• Chicken & pork: When prepping chicken, have you noticed how sinewy and webbed with white connective tissue the meat is? This is because chicken is chock full of collagen. In fact, chicken is such an abundant source of collagen that many supplement companies use ingredients derived from chicken neck and cartilage in their formulations. Pork is another meat abundant in collagen supply, with use of its bones, cartilage, meat and especially its trotters used in recipes dating back to Chinese antiquity. Bone chicken and pork are commonly sighted ingredients in bone broth soup, which is arguably the most famous way of eating collagen, as a quick Google search for collagen-rich recipes will quickly tell you.
    Try: Kefir Ranch Chicken & Vegetables recipe

Kefir Ranch Chicken & Vegetables Recipe
Kefir Ranch Chicken & Vegetables
Photography by Darren Kemper
  • Fish & Shellfish: An excellent substitute for pescatarians and flexitarians, many collagen supplements derive their ingredients from marine sources such as fish and jellyfish, with seafood collagen thought by researchers to be absorbed up to 1.5 times more efficiently by the body than collagen from land mammals, thanks to fish collagen’s lower molecular weight and size, which allows it to more effectively pass through the intestinal barrier into the bloodstream. Ongoing research into marine collagen is largely inspired by the fact that aquatic organisms don’t harbor transmissible diseases at the rate land-based animals can. Additionally, considering that by-catch marine life such as small fish, jellyfish, starfish and sponges possess impressive amounts of collagen, using these ordinarily discarded parts of a fisherman’s catch can mean a more economically viable and more eco-friendly source.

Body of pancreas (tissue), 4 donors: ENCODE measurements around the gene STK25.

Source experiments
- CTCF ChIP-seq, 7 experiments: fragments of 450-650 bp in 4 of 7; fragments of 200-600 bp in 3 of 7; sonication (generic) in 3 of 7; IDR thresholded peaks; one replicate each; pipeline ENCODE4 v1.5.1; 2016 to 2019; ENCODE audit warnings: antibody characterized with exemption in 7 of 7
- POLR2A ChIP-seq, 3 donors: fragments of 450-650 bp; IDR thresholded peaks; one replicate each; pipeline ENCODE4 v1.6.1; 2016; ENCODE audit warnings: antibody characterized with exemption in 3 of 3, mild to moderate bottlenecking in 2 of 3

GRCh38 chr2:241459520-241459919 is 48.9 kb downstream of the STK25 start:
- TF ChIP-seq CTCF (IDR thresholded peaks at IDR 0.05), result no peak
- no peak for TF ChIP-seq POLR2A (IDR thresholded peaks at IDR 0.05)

Try: Roasted Scallops with Broccolini & Caramelized Leeks recipe

Roasted Scallops with Broccolini & Caramelized leeks
Roasted Scallops with Broccolini & Caramelized Leeks
Photography by Darren Kemper

What About Plant-Based Collagen?